Exercise may reduce the chances of obesity, which is becoming more common in children. It may also reduce the risk of diabetes, a disease that can be associated with a lack of exercise and poor eating habits. Exercise also helps children build social skills and provides them with a general sense of well-being. Sports participation is an important part of learning how to build team skills.
As a parent, it is important for you to encourage your children to be physically active. It’s also important to match your child to the sport, and not push him or her too hard into an activity that he or she may not like or be capable of doing. Teach your children to follow the rules and to play it safe when they get involved in sports, so they’ll spend more time having fun in the game and be less likely to be sidelined with an injury. You should be mindful of the risks associated with different sports and take important measures to reduce the chance of injury.
Tips for Preventing Sports Injuries
Childhood sports injuries may be inevitable, but there are some things you can do to help prevent them.
- Physios will have some good training tips and be able to give athletes some ideas for avoiding injuries; for instance, recommending specific exercises, like certain stretching or strengthening activities, that help prevent injuries. A Physiotherapist also can identify risk factors that are linked to specific sports. Advice like this will make kids better, stronger athletes.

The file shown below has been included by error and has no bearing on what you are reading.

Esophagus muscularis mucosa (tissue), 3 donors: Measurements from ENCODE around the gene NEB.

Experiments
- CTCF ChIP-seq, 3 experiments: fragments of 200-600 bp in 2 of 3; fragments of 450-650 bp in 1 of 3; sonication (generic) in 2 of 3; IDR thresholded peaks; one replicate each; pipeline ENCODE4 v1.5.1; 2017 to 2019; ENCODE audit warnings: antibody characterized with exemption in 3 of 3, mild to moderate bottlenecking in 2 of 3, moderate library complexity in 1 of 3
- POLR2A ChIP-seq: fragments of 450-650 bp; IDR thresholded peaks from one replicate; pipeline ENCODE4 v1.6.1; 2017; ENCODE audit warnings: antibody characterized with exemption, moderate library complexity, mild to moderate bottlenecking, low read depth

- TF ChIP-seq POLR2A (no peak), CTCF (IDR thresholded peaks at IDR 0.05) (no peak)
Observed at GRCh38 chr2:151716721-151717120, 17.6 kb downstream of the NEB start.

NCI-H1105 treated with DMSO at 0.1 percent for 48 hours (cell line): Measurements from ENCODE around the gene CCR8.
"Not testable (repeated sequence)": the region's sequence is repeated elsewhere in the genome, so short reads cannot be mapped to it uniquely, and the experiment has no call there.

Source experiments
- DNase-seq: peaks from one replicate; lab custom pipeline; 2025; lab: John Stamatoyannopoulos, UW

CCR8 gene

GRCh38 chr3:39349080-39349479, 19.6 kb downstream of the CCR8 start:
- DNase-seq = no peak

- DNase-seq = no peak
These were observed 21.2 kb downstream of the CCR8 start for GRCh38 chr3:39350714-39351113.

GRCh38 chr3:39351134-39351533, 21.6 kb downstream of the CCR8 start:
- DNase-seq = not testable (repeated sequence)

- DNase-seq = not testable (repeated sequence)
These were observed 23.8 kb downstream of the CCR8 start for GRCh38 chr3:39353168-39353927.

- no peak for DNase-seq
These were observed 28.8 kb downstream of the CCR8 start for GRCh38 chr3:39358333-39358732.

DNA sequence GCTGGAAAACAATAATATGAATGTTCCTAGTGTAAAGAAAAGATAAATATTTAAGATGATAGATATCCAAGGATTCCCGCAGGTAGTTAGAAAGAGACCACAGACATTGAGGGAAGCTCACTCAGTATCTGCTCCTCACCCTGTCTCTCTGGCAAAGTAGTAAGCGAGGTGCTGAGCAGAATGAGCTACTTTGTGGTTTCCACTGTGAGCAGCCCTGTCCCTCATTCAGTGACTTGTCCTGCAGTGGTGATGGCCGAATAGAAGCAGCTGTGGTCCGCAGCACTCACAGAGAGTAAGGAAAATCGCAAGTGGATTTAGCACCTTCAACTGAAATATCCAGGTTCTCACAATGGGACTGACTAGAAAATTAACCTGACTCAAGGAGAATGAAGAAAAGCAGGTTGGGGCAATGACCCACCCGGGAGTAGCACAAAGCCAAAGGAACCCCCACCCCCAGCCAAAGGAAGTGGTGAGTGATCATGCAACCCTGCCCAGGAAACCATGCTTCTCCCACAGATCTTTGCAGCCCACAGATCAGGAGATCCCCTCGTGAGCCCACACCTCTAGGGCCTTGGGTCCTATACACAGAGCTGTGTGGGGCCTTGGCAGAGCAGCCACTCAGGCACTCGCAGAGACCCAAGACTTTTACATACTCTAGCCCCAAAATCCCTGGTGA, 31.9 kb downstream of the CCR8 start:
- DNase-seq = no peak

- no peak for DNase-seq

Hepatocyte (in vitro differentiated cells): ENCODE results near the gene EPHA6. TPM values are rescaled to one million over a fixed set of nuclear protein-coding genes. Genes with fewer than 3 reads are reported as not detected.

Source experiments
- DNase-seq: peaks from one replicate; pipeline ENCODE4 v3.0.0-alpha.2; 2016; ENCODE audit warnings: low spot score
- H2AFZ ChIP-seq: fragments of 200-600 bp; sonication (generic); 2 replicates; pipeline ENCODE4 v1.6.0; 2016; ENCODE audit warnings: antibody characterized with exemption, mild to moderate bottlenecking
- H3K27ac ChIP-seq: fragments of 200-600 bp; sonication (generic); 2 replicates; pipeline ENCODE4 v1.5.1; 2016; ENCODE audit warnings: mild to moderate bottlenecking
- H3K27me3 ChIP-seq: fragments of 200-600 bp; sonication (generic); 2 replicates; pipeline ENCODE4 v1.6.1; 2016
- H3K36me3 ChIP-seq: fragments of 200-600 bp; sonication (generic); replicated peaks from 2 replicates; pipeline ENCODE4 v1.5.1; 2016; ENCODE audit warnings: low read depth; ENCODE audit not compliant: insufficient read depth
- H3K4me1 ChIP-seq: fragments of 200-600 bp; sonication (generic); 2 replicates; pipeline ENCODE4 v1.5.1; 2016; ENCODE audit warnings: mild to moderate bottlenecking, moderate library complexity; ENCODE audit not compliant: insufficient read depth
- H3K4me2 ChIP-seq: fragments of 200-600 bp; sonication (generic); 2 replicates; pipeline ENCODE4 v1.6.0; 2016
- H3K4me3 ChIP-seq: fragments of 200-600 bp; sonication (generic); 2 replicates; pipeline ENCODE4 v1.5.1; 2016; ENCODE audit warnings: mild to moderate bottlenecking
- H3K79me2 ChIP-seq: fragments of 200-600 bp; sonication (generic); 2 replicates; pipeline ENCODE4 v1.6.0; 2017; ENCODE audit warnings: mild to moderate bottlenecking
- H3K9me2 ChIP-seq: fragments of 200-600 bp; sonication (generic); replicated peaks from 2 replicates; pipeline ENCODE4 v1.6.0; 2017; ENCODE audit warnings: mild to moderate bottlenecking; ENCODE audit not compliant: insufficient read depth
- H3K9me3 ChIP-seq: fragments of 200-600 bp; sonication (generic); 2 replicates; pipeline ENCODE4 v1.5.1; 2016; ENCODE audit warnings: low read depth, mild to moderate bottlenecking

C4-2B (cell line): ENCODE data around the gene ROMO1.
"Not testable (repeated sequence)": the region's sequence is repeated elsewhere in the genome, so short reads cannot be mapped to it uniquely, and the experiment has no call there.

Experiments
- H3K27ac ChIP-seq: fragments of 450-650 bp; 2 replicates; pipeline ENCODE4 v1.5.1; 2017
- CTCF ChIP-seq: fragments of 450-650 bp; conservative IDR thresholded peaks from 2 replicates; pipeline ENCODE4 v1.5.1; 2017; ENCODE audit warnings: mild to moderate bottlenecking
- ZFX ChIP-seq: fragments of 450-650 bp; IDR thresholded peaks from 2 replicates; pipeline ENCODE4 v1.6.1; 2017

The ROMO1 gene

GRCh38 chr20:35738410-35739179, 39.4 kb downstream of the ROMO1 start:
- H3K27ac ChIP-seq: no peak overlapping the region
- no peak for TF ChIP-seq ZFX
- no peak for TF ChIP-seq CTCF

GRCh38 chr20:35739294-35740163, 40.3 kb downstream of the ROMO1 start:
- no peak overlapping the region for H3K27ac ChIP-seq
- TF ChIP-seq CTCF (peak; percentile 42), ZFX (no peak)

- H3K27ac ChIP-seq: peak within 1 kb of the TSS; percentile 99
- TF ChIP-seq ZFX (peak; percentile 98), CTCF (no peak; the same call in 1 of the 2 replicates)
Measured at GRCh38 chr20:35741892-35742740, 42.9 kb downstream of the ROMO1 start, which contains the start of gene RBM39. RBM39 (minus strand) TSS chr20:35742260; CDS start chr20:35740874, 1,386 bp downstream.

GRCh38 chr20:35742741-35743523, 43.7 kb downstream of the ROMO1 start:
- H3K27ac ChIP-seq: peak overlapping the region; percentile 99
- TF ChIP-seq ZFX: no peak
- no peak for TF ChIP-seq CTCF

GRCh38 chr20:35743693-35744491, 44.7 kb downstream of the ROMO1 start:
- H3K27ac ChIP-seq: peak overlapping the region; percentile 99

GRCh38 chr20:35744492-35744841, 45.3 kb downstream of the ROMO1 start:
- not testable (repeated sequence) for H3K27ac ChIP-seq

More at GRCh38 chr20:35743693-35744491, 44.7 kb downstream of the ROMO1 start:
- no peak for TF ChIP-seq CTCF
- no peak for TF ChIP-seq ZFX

- Make sure your child uses the proper protective gear, such as mouth guards or eye protection for a particular sport. This may lessen the chances of being injured.
- Warm up Before Exercise. This can help minimize the chance of muscle strain or other soft tissue injury during sports. Warm up exercises make the body’s tissues warmer and more flexible.
- Wear sunscreen and a hat (where possible) to reduce the chance of sunburn, which is actually an injury to the skin.
- Stay properly hydrated while playing.
- Drinking water is the best choice. The standard recommendation of water intake for children is at least 6-8 glasses (1.5 – 2 litres) a day, drunk regularly throughout the day, more when they are playing sports.
- Know the warning signs of a serious injury
- Treat Injuries with R.I.C.E.
- Rest. Reduce or stop using the injured area for 48 hours. If you have a leg injury, you may need to stay off of it completely.
- Ice. Put an ice pack on the injured area for 20 minutes at a time, 4 to 8 times per day. Use a cold pack, ice bag, or a plastic bag filled with crushed ice that has been wrapped in a towel.
- Compression. Compression of an injured ankle, knee, or wrist may help reduce the swelling. These include bandages such as elastic wraps, special boots, air casts and splints.
- Elevation. Keep the injured area elevated above the level of the heart. Use a pillow to help elevate an injured limb.